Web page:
The rate for its five-year fixed rate remortgage product at 75 per cent loan to value (LTV) starts at 1.29 per cent, whilst the five-year fixed rate remortgage product at 80 per cent LTV has a rate of 1.95 per cent.
The two-year fixed rate remortgage product at 80 per cent LTV has a rate of 1.64 per cent.
The purchase exclusive, which comes with £1,000 cashback, is available on both a two-year and five-year fixed rate at 85 per cent LTV.
The two-year fixed has a rate of 1.93 per cent, whilst the five-year fixed rate starts from 2.33 per cent.
The lender has cut the rates on its two and five-year fixed rate purchase product at 80 per cent LTV by 0.16 per cent, with its two-year fixed rate pegged at 1.77 per cent and its five-year fixed rate now standing at 1.99 per cent.
Virgin Money has also made a range of cuts to its core residential, shared ownership and BTL range.
In its core residential range its five-year fixed rate at 90 per cent LTV with no fee has been cut by 0.58 per cent to 3.04 per cent. Its equivalent no fee product has gone down by 0.47 per cent to 2.94 per cent.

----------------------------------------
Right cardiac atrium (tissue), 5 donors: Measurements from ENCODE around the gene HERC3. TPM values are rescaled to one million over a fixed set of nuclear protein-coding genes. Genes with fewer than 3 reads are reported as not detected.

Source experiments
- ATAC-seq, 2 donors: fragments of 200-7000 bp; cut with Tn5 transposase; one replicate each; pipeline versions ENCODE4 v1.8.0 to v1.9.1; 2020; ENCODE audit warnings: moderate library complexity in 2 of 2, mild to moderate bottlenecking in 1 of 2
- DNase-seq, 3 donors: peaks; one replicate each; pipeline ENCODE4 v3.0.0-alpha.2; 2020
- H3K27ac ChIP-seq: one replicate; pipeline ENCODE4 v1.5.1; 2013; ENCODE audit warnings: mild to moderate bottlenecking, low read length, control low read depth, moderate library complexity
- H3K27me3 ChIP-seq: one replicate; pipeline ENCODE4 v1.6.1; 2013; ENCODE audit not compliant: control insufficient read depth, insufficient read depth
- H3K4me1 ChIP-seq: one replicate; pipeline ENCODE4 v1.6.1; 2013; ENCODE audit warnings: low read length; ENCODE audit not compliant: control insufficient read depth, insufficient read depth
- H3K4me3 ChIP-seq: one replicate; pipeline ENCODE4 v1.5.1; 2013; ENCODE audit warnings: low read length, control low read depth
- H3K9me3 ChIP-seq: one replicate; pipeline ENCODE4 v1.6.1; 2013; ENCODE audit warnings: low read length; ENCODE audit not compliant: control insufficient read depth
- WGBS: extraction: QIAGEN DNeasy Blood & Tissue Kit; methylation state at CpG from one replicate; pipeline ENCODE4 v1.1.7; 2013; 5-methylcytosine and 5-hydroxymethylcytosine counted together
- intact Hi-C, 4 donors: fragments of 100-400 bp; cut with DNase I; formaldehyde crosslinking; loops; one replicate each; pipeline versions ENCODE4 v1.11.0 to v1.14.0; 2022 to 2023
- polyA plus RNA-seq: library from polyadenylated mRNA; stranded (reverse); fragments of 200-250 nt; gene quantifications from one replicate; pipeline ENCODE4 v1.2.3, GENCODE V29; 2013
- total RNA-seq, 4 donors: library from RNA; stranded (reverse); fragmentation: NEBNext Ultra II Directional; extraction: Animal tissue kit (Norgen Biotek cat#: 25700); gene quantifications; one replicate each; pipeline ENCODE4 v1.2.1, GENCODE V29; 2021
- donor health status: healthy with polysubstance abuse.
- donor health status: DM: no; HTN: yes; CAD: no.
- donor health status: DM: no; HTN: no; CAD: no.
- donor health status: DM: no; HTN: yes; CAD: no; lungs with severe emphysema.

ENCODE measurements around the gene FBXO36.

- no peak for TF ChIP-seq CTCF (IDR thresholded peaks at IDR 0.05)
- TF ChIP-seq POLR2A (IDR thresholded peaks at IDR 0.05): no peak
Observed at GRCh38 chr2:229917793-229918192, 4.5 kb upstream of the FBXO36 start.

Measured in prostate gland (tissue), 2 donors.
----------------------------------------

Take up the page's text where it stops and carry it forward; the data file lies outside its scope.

Its two-year fixed rate at 95 per cent LTV with no fee has been reduced by 0.2 per cent to 3.38 per cent, whilst its two-year fixed rate at 90 per cent LTV has fallen by 0.4 per cent to 2.39 per cent. Both products are subject to a £995 fee.
On the shared ownership side, its five-year fixed rate at 85 per cent LTV has fallen from 3.6 per cent to 2.99 per cent. Its five-year fixed rate at 90 per cent LTV has gone from 3.71 per cent to 3.39 per cent.
The lender has reduced the rates for its BTL products by up to 0.3 per cent, with its two-year fixed rate at 80 per cent LTV decreasing from 3.29 per cent to 2.99 per cent.
Its five-year fixed rate BTL product at 80 per cent LTV has been cut by 0.17 per cent to 3.18 per cent, whilst its five-year fixed rate at 75 per cent LTV has fallen by 0.1 per cent to 1.99 per cent.
The above trio of BTL products are subject to a £995 fee.